A-Level Chemistry Compound TestingThe various tests for different compounds is quite a simple part of the Chemistry A-Level course but many students underestimate the importance of this topic. In your exams, it’s likely that you’ll get at least one six-mark question on the tests for different compounds. This may be phrased as a practical question or a calculation question but knowing the correct test will score you vital marks.

With any question referring to compound tests, make sure you include the reagent, conditions, change in colour or appearance and the new compound formula. If there are any relevant equations, such as Ag+(aq) + e- = Ag(aq) for Tollen’s reagent, be sure to include them.

With any question regarding colour change or reactions, many students make the easy mistake of describing a solution as ‘clear’ – do not write this! A solution can be clear but still have a colour so you need to say ‘colourless’. Some exam questions will ask you to discuss the tests for several compounds, for this type of question you will need to try and give a different example for each compound otherwise you can miss out on marks.

The best method for revising compound tests is to create a grid. In your grid you’ll need every common compound on one side and the conditions, changes and reagents along the top. You could try adding some colour or drawings to make this easier to learn.

4. Do Not Just Try to Memorise A-Level Chemistry Content

Memorising A-Level ContentWith the amount of content in A-Level Chemistry, students will often panic and just try to memorise everything. Straight memorisation may help you with end of chapter questions or learning your flashcards but in the real exams, you will be capped at the lower grades. Over time, the Chemistry A-Level exams have become far more focused on problem solving and questions that link topics together. So if you want to achieve an A* in A-Level Chemistry, you need to thoroughly understand the concepts! Really understanding the concepts takes time and effort and requires much more than just making a few notes.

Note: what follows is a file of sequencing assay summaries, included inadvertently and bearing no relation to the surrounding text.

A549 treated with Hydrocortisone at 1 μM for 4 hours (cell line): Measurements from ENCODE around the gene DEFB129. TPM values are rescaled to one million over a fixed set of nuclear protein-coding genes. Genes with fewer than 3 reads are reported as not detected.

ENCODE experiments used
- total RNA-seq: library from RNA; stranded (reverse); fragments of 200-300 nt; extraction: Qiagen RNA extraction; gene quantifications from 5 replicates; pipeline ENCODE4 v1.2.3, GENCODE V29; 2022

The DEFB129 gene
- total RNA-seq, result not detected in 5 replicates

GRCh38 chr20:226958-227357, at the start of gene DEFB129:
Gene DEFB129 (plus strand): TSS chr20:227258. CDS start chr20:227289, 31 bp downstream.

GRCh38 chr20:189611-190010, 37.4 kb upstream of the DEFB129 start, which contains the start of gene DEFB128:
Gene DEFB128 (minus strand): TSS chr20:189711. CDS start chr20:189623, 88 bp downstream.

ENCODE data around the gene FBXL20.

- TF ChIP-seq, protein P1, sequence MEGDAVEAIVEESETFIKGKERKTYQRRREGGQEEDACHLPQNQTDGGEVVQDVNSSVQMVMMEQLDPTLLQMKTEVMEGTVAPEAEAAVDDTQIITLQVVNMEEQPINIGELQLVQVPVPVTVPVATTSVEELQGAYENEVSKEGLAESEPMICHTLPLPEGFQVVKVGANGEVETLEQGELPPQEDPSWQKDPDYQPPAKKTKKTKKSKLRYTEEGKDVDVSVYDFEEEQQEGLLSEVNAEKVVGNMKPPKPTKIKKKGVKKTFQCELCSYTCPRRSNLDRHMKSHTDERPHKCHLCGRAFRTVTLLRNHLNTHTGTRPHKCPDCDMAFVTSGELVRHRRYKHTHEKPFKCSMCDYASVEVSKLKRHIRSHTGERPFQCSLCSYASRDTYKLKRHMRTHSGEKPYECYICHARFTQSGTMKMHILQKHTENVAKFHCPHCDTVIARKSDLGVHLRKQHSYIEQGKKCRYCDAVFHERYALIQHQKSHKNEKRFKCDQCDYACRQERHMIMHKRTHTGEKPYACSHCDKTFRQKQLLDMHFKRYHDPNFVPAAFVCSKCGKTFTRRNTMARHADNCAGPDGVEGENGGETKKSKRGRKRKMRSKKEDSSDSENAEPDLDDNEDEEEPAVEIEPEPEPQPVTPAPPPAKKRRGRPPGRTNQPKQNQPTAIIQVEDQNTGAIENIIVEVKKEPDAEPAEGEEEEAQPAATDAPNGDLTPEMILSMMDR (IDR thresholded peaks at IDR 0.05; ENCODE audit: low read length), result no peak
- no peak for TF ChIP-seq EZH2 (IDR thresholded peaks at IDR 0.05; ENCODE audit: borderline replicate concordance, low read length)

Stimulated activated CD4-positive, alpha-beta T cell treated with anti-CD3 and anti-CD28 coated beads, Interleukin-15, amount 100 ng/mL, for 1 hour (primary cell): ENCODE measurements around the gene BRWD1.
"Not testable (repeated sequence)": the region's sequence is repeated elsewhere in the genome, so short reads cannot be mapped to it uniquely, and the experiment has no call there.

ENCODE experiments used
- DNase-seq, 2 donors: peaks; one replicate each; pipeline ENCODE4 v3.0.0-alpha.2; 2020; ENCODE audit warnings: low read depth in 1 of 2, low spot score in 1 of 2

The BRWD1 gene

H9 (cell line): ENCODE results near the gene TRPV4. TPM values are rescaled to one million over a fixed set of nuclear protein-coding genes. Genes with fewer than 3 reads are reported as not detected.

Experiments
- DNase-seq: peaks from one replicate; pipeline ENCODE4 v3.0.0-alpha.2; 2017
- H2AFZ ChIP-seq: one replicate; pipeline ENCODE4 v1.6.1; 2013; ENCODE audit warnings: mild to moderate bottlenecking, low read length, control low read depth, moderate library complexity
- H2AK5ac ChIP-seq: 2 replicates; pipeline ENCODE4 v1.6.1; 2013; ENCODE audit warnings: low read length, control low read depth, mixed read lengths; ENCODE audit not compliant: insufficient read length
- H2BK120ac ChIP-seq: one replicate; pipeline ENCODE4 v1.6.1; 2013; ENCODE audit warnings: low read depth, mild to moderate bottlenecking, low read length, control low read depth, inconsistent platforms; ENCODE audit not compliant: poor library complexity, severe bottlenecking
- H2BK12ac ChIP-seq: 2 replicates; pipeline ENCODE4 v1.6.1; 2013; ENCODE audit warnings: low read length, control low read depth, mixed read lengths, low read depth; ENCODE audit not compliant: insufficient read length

The most important thing is to ask lots of questions. Many students worry about bothering their teachers or asking stupid questions but, as almost every teacher has said, there are no stupid questions. Your teachers have years of knowledge and will be able to explain much more than the textbook can so get their help as often as you can.

Learning from your mistakes is really important to fully understanding chemistry; whenever you get the incorrect answer, take time to find out what went wrong and keep redoing the question until the concept clicks. Redoing the same style questions can seem tedious but it’s worthwhile in the end.

5. Prepare for Each of Your Lessons and Don’t Forget to Recap Afterwards

A Level Chemistry LessonA common feeling among A-Level Chemistry students is sitting in a lesson feeling like your teacher is speaking another language. Firstly, Chemistry is a very confusing subject so don’t panic! If you want to tackle this confusion and move towards those As and A*s, you need to prepare for the lesson beforehand.

Your preparation could just be reading over the next chapter before you start, this will be enough to familiarise yourself with key terms and ensure a basic grasp of the concepts. If you want to be even more prepared, try writing some notes or making flashcards on the topic – not only will this save time later when working on revision materials but you’ll go into your lesson feeling confident and ready to learn. If learning one topic and trying to teach yourself the next seems like too much to handle, have a look at this helpful article on making a revision timetable.

Once you actually start learning the new topic, you need to recap the lesson afterwards – this is the best way to solidify your knowledge and keep it in your long term memory.

Some great ways to consolidate your knowledge are:

  • Exam questions on the topic
  • Writing flashcards for what you have learnt
  • Creating a poster
  • Making a mind map
  • Teaching someone else

6. Do as Many A-Level Chemistry Past Papers as You Can

A-Level Past PapersAlthough making notes, flashcards and mind maps can be useful, past papers need to form the foundation of your revision for A-Level Chemistry